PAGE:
There’s also the chance that you’ve been officially hired by the client to complete a whole lot of writing, whether for an e-book or other published works, and you’ll expect to get paid when the job is completed. After you send over the file(s), they might disappear and never pay, meaning you’ve just spent hours upon hours of your time completing work for someone for free. In order to prevent situations such as this from occurring, it would be a good idea to arrange payments in installments, rather than a lump sum at the end of the job.
Ask the client if they’re willing to do this, especially if you’re working on something that will eat up a lot of your time. If you’ve found your client on a freelance website, it’s also a good idea to check out if they have any reviews and if they have paid clients in the past.
The Same Goes For Your Personal Information…
Just as you shouldn’t provide too much as far as samples go, you shouldn’t provide a lot when it comes to your personal information. Giving the basics are fine, such as your name, email address, and possibly the city and state you live in if you’re comfortable with that, but there’s no reason to provide your home address or any other crucial pieces of identification.
Most importantly, never give out your banking details or offer to pay for any job-related costs upfront. Some scammers will actually ask you to do this and claim they will send you a check to reimburse you. Never fall for it; the freelancer should never have to front any costs, and as a freelance writer, it’s unlikely that there will be any associated with the job to begin with.
When working with clients over the internet, it’s always a good idea to only accept payment through a trusted service, such as PayPal. Overall, their website is pretty secure on its own and you needn’t provide anything other than an email address in order to receive payments. Your funds are also available for use much quicker than they are when you’re being paid through freelance websites.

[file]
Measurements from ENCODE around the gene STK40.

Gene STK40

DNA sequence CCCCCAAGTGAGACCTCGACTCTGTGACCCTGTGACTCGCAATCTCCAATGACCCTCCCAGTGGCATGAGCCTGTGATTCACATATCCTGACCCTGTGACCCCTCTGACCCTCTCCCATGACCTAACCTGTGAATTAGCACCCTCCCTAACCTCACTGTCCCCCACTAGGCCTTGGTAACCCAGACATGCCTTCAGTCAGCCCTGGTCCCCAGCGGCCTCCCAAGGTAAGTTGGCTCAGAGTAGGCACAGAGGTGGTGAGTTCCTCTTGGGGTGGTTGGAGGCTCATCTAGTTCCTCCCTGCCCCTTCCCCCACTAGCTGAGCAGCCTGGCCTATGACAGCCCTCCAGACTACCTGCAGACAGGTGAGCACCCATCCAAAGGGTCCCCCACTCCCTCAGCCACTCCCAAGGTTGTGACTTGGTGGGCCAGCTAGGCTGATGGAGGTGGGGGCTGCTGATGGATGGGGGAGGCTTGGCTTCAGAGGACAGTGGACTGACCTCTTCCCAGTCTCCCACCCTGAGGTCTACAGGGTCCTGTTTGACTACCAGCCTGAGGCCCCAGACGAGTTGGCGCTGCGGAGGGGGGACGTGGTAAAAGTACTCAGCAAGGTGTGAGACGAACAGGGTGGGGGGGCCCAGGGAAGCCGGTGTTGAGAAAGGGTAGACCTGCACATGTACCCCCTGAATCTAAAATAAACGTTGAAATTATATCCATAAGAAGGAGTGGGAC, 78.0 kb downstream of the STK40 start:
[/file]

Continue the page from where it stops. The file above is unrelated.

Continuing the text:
Of course there are still some benefits to being paid through freelance sites, especially if you’ve found your client on there. One main benefit is that you sometimes have payment protection through some of the popular freelancing websites, which will safeguard you if your client is trying to run off without compensating you for your work. Either way, by using secure payment services, you’re protecting a bit of your personal information since you won’t have to share your address or anything like that.
Strong Passwords Matter
Not everyone thinks of this, but strong passwords are extremely important as a freelancer, as your accounts are likely to contain lots of personal information, as well as the information of your clients. Keep them secure by creating passwords that include a combination of numbers, uppercase and lowercase letters and symbols whenever possible. They should also be somewhat unique (never a single word or contain info that can be linked to your identity), at least eight characters long and never reused across multiple accounts.
Security for Freelancers
With these security practices in place, you’ll be better protected online, even when you’re not working on freelance gigs. Remember that these tips can be put to use on more than just your computer; it’s important to protect your mobile devices since any gadget that connects to the internet could be an access point for hackers. Don’t forget to watch out for scams too!
Have you ever encountered a scam while freelancing? Let us know in the comments below.